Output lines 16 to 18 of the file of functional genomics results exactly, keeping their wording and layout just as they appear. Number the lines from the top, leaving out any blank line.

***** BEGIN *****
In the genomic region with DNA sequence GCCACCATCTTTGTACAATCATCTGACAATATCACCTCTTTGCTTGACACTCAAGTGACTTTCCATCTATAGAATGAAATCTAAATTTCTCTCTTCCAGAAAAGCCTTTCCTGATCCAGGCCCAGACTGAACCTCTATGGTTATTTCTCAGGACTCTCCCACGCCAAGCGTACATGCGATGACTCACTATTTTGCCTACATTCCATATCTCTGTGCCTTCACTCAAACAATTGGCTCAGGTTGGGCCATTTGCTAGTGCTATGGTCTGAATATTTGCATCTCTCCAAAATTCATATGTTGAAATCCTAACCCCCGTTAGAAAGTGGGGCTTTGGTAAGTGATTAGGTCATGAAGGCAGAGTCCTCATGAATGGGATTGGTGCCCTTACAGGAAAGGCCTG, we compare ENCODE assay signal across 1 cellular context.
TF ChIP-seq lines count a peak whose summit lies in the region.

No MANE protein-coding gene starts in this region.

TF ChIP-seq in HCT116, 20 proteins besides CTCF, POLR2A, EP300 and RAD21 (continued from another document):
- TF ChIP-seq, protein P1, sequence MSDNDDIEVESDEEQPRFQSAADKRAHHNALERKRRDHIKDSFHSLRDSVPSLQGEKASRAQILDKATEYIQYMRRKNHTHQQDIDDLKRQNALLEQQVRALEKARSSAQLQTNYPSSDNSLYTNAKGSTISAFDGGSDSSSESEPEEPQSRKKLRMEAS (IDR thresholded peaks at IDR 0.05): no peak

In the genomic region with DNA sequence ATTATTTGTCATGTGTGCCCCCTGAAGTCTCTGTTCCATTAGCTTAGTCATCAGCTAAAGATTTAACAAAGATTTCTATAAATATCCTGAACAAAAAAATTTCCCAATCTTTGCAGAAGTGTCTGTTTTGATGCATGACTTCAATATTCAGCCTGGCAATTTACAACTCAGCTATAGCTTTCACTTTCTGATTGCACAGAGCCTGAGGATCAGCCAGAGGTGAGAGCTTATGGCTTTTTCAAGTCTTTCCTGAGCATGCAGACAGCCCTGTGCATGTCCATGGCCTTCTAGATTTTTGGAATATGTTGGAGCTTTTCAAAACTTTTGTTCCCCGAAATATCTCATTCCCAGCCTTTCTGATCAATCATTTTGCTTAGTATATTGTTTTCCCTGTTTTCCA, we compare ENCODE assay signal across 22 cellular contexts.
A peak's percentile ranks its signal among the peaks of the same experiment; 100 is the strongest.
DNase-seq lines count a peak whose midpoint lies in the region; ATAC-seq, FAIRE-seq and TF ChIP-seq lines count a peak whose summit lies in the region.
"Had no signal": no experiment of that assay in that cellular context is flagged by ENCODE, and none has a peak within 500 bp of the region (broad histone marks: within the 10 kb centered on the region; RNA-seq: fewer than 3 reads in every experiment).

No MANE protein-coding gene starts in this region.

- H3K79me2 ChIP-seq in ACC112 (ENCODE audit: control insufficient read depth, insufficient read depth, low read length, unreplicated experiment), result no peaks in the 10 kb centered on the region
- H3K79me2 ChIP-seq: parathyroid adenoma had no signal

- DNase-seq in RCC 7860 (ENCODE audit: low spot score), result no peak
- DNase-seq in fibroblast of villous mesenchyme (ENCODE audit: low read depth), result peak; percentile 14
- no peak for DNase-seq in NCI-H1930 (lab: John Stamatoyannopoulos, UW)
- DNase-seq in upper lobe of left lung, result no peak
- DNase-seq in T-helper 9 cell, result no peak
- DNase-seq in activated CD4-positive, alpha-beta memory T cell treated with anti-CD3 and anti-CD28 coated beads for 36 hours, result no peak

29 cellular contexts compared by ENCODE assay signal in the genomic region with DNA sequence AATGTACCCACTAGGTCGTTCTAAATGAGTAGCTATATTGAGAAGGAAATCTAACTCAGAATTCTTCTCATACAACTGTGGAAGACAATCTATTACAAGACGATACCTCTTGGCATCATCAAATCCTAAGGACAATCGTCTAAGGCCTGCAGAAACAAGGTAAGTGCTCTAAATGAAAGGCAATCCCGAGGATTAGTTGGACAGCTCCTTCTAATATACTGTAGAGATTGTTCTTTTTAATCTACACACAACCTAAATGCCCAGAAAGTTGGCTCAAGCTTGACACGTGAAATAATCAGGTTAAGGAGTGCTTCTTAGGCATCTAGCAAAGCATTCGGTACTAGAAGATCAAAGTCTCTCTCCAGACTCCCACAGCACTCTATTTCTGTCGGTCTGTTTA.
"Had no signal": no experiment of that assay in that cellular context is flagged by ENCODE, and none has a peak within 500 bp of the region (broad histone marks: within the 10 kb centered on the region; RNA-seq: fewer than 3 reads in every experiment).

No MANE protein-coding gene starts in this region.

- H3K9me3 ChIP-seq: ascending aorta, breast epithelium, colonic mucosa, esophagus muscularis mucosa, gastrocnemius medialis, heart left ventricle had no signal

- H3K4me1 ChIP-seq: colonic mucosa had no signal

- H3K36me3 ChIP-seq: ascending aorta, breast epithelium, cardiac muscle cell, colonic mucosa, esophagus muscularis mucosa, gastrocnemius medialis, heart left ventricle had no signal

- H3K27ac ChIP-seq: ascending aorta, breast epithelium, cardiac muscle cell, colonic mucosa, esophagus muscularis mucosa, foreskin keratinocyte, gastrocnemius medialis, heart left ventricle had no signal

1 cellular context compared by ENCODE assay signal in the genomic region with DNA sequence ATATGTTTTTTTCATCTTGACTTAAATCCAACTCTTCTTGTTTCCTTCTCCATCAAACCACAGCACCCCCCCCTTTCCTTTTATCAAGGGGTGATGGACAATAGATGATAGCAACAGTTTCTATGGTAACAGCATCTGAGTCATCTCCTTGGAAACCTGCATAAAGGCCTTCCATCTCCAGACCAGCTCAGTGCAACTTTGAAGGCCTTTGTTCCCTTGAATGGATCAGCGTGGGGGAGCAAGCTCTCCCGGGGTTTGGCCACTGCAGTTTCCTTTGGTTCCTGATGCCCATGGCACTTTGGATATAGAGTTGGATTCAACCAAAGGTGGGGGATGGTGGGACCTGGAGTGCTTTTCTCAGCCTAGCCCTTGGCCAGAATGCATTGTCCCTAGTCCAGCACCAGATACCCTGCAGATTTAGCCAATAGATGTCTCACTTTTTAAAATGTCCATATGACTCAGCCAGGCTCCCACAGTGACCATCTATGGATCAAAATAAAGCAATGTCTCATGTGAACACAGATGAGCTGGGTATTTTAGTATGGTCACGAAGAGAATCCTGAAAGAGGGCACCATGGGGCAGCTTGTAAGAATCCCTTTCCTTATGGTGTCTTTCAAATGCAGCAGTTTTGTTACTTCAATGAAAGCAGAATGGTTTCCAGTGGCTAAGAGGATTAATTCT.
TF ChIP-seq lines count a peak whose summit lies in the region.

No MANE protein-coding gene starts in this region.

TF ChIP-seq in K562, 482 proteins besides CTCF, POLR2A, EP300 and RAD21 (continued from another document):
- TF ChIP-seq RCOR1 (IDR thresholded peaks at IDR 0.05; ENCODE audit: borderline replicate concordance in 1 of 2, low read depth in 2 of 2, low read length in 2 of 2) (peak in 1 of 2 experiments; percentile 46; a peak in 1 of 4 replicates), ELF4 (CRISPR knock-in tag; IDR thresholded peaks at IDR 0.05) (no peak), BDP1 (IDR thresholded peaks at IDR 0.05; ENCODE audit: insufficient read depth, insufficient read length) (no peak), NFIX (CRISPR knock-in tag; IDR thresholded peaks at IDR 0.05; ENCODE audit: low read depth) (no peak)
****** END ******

- DNase-seq in upper lobe of left lung, result no peak
- DNase-seq in T-helper 9 cell, result no peak
- DNase-seq in activated CD4-positive, alpha-beta memory T cell treated with anti-CD3 and anti-CD28 coated beads for 36 hours, result no peak